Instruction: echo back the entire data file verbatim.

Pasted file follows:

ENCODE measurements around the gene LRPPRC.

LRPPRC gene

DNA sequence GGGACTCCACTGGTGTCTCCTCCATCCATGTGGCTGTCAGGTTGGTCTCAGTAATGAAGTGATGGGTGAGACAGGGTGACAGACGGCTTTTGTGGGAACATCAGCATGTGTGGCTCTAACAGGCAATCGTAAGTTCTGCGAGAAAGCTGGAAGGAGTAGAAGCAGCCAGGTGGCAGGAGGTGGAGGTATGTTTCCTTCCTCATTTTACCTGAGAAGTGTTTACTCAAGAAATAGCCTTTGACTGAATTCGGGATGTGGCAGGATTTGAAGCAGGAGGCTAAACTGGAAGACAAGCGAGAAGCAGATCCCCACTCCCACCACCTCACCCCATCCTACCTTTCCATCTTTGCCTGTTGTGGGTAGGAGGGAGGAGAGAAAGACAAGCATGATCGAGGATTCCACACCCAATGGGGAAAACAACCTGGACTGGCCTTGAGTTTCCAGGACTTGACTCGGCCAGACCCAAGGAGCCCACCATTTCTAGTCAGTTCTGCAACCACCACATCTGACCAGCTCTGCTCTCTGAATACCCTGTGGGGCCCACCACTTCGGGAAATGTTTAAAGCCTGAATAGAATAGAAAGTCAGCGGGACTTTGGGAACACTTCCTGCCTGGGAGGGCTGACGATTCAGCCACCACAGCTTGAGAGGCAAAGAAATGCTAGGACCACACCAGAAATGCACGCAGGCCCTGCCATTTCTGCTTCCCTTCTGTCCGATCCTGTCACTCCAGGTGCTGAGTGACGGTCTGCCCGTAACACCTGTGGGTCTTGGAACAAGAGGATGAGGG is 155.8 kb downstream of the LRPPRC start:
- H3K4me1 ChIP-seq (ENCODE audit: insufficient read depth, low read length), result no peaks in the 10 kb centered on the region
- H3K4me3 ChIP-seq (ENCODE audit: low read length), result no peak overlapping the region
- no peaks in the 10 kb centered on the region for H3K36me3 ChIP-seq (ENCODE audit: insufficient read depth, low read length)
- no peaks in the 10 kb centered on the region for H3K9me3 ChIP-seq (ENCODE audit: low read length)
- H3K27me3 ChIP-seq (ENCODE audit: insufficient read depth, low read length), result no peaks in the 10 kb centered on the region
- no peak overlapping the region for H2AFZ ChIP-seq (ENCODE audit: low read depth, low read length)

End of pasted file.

ENCODE measurements around the gene LRPPRC.

LRPPRC gene

DNA sequence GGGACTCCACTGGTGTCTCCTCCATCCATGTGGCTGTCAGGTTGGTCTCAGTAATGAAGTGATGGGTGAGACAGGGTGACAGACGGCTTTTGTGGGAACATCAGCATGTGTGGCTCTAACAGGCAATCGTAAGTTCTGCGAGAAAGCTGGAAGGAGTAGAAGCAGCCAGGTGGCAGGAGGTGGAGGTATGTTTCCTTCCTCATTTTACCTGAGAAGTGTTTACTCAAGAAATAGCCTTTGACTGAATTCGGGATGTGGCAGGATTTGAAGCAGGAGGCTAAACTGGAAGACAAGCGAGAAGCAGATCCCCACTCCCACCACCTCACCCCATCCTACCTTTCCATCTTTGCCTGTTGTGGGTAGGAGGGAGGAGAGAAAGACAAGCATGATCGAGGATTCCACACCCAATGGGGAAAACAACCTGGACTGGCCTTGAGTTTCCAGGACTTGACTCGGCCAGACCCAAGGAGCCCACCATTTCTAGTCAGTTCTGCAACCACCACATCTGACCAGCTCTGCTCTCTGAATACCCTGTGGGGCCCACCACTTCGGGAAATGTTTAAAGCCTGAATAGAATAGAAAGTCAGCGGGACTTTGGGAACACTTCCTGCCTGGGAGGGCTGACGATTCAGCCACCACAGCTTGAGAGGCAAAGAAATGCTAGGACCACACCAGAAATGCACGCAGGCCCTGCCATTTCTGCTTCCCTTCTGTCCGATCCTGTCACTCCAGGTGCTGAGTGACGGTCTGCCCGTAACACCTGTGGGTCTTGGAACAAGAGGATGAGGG is 155.8 kb downstream of the LRPPRC start:
- H3K4me1 ChIP-seq (ENCODE audit: insufficient read depth, low read length), result no peaks in the 10 kb centered on the region
- H3K4me3 ChIP-seq (ENCODE audit: low read length), result no peak overlapping the region
- no peaks in the 10 kb centered on the region for H3K36me3 ChIP-seq (ENCODE audit: insufficient read depth, low read length)
- no peaks in the 10 kb centered on the region for H3K9me3 ChIP-seq (ENCODE audit: low read length)
- H3K27me3 ChIP-seq (ENCODE audit: insufficient read depth, low read length), result no peaks in the 10 kb centered on the region
- no peak overlapping the region for H2AFZ ChIP-seq (ENCODE audit: low read depth, low read length)